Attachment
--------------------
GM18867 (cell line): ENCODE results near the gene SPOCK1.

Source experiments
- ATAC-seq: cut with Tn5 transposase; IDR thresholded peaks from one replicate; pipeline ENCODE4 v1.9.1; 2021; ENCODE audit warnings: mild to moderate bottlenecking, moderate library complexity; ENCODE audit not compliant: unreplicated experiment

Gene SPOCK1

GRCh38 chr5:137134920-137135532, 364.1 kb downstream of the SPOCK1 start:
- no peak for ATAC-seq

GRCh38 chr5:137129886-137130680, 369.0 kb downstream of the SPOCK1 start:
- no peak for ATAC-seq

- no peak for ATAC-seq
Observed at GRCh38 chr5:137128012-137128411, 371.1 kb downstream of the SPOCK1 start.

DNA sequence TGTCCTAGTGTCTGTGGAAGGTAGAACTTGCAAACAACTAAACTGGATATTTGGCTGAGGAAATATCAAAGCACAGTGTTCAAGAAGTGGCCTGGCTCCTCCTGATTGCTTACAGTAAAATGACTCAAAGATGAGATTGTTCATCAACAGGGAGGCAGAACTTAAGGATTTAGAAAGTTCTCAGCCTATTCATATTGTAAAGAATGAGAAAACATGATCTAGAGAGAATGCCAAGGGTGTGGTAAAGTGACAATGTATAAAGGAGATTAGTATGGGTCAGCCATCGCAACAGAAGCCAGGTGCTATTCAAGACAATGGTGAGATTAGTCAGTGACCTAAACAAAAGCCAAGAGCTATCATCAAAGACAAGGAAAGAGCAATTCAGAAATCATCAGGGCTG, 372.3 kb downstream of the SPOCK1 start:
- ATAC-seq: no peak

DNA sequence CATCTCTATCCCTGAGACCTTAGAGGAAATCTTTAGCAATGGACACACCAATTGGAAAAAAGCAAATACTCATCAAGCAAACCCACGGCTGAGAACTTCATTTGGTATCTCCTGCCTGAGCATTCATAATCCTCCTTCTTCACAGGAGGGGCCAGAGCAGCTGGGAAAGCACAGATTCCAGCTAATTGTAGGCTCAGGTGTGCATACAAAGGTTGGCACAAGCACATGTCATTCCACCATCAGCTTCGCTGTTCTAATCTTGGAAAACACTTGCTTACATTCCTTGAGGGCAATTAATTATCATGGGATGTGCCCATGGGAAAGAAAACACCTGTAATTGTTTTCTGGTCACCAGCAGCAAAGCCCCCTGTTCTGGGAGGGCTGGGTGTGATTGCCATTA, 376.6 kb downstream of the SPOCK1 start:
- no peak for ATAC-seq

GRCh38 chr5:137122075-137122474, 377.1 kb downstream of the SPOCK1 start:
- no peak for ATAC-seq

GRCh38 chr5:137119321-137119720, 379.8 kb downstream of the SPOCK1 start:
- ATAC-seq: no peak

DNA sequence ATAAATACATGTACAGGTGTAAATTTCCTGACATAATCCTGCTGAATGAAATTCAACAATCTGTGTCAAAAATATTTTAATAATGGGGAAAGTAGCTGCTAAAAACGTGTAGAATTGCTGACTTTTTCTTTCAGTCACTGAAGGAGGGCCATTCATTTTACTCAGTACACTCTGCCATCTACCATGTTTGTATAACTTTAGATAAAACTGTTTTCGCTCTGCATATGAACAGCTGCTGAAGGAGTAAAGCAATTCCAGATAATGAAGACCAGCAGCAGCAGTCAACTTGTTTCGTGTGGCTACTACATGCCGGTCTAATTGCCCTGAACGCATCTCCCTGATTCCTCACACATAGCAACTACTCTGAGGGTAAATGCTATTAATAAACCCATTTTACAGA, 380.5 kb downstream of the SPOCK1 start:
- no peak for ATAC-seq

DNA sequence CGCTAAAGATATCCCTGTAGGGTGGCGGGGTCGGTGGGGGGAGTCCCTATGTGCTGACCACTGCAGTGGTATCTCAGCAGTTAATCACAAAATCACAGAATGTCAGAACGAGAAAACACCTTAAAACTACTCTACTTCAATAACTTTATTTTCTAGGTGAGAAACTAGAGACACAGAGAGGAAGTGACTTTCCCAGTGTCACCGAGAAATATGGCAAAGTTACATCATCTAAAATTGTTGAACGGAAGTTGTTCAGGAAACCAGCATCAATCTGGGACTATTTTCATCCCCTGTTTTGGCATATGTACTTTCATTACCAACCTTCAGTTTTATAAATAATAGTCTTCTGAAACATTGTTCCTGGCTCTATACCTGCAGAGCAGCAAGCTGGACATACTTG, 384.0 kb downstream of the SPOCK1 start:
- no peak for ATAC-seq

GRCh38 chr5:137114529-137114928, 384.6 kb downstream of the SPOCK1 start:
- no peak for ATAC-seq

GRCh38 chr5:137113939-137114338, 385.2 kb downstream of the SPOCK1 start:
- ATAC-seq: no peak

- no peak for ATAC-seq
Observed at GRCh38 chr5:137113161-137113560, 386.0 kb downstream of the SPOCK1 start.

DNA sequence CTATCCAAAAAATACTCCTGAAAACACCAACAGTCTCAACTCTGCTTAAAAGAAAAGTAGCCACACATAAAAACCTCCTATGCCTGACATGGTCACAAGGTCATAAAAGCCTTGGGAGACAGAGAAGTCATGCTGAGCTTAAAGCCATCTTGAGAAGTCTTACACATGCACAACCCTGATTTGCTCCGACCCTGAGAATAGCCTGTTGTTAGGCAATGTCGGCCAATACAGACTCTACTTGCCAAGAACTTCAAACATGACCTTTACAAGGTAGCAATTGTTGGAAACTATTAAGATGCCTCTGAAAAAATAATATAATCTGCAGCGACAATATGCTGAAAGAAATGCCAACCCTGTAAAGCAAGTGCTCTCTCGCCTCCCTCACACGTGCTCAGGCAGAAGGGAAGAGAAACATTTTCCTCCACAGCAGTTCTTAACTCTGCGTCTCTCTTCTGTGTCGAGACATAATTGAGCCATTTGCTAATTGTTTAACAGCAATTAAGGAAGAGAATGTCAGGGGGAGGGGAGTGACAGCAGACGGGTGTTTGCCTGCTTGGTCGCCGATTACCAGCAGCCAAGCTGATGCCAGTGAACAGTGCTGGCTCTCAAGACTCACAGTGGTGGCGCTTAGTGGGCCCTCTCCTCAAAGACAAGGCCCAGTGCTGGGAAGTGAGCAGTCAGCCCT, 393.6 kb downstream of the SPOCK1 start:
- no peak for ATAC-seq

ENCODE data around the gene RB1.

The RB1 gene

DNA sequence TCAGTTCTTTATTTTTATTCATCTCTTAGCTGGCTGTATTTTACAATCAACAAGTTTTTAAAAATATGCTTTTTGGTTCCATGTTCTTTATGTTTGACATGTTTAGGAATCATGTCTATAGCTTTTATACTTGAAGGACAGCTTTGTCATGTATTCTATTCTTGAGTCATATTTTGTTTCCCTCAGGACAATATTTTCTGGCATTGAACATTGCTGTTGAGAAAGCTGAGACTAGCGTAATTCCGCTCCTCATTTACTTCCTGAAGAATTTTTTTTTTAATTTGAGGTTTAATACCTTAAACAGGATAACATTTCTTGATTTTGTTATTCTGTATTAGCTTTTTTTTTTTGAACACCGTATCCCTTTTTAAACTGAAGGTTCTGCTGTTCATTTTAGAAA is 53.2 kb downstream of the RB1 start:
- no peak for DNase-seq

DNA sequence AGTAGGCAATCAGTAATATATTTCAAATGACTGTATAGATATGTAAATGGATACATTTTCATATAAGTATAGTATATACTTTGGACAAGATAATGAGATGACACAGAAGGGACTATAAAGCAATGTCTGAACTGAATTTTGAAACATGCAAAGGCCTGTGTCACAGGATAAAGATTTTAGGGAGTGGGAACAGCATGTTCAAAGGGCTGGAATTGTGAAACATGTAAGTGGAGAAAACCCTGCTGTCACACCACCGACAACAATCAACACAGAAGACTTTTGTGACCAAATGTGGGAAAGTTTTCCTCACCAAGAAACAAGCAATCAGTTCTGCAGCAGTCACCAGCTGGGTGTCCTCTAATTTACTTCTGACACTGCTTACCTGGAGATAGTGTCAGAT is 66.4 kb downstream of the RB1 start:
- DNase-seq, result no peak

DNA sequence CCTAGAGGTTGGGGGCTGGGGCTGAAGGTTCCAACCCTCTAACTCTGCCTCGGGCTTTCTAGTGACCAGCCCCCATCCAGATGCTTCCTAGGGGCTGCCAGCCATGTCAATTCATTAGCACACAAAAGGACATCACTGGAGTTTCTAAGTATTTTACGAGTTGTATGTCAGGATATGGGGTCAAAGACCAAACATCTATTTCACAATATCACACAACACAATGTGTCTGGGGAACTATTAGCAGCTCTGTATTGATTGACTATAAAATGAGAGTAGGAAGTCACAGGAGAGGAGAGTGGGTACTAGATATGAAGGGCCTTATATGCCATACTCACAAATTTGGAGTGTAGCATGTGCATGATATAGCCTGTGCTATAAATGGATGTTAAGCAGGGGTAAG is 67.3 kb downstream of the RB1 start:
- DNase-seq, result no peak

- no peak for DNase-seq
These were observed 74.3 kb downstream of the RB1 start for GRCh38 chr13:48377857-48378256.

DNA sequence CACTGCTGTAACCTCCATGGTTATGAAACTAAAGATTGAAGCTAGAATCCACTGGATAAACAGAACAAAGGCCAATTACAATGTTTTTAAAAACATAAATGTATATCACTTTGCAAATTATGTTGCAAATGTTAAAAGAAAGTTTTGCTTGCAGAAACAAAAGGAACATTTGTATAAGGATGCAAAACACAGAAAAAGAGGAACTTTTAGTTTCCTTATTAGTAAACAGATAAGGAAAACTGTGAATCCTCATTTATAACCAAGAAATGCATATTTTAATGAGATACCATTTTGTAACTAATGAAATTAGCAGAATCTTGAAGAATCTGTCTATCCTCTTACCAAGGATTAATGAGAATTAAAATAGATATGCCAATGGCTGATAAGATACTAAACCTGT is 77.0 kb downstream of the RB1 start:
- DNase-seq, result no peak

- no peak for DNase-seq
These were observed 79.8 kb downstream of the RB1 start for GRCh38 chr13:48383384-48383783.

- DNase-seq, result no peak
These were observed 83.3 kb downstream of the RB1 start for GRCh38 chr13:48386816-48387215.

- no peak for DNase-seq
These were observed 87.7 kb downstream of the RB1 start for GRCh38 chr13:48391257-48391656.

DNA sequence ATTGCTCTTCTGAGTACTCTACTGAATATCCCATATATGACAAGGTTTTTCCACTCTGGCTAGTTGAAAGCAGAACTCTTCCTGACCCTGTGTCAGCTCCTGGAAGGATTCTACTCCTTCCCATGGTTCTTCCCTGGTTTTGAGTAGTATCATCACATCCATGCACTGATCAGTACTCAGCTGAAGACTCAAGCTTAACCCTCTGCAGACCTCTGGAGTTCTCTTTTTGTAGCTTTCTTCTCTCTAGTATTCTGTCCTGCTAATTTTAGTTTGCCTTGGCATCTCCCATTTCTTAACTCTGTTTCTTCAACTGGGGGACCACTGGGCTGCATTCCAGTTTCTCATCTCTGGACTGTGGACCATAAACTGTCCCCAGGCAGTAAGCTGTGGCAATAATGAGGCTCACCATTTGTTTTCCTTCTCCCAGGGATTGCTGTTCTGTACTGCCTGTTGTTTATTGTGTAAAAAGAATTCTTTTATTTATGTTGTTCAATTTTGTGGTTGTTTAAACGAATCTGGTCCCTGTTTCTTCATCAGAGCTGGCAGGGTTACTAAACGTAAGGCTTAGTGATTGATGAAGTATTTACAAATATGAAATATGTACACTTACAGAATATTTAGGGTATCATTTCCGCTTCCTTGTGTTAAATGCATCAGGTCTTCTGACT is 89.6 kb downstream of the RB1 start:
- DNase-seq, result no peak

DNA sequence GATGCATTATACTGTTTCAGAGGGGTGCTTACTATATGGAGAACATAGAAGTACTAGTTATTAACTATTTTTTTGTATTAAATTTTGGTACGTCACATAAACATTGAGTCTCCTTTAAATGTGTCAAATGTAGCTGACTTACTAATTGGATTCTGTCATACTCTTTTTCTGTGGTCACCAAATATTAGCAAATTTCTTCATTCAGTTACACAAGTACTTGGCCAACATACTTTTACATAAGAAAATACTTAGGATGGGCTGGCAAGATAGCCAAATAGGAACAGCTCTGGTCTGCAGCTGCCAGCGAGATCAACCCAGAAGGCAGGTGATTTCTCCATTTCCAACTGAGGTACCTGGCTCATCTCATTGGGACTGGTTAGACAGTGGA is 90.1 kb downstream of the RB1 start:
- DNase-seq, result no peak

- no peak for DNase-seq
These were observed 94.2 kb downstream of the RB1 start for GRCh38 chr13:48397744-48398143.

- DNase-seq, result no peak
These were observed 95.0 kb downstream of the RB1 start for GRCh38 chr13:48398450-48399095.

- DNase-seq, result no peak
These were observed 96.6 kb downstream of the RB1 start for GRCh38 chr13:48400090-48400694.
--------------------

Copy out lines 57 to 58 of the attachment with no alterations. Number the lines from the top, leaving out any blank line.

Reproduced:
- DNase-seq, result no peak
These were observed 96.6 kb downstream of the RB1 start for GRCh38 chr13:48400090-48400694.